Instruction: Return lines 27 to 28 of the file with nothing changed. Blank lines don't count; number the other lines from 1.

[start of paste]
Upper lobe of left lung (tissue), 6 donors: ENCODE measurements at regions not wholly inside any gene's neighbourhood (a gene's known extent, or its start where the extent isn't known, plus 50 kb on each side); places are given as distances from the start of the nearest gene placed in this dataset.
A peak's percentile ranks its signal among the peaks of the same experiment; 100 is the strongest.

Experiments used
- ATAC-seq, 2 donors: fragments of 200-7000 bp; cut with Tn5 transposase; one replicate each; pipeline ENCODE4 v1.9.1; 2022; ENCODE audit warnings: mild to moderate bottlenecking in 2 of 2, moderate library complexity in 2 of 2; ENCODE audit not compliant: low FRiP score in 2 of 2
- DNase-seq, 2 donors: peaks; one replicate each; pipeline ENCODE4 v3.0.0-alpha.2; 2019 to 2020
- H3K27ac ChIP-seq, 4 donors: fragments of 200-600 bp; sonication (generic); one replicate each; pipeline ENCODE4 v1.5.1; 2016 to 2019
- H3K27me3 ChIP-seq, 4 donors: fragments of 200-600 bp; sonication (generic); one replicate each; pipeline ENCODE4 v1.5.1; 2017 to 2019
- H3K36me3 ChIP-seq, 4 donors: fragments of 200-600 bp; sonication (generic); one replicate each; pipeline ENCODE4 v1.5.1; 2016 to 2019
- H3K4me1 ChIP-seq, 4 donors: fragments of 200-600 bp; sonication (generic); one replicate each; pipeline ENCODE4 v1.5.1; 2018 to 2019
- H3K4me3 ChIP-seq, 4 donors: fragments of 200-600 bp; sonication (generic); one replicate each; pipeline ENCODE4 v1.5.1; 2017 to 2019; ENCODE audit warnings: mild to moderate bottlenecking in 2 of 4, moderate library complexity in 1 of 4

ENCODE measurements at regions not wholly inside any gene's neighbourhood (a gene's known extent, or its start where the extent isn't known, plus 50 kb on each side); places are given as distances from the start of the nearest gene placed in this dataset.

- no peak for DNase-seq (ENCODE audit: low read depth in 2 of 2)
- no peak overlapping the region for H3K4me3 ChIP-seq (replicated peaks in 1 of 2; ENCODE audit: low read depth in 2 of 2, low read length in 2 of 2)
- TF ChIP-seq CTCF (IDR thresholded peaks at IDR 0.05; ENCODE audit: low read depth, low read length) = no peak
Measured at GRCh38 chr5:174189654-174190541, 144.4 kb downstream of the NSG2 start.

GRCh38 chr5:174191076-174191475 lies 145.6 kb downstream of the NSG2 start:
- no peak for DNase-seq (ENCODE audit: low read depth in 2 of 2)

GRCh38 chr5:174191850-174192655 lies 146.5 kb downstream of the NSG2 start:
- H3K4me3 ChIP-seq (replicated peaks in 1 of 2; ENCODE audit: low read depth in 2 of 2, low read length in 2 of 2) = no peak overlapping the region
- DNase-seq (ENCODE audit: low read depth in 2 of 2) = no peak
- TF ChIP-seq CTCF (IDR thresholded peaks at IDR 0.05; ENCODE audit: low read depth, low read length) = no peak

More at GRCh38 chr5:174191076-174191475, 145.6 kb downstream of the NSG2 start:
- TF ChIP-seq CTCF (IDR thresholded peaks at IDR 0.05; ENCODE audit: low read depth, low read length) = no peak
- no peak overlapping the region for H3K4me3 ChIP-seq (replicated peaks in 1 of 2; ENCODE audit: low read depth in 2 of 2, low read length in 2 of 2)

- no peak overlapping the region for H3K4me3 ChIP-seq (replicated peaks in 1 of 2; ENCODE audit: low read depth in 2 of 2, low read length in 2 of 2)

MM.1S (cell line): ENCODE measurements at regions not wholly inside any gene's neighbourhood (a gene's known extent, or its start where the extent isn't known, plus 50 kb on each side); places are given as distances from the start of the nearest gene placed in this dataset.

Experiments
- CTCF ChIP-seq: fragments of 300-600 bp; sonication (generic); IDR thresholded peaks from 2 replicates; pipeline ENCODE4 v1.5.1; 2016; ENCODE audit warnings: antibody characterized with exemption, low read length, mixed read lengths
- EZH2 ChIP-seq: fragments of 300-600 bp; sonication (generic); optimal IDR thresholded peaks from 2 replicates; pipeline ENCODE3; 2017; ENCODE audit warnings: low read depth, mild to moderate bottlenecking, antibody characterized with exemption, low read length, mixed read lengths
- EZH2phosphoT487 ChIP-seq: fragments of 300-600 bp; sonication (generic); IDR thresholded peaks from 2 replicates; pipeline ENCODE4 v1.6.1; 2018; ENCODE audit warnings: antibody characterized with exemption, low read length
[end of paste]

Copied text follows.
Experiments
- CTCF ChIP-seq: fragments of 300-600 bp; sonication (generic); IDR thresholded peaks from 2 replicates; pipeline ENCODE4 v1.5.1; 2016; ENCODE audit warnings: antibody characterized with exemption, low read length, mixed read lengths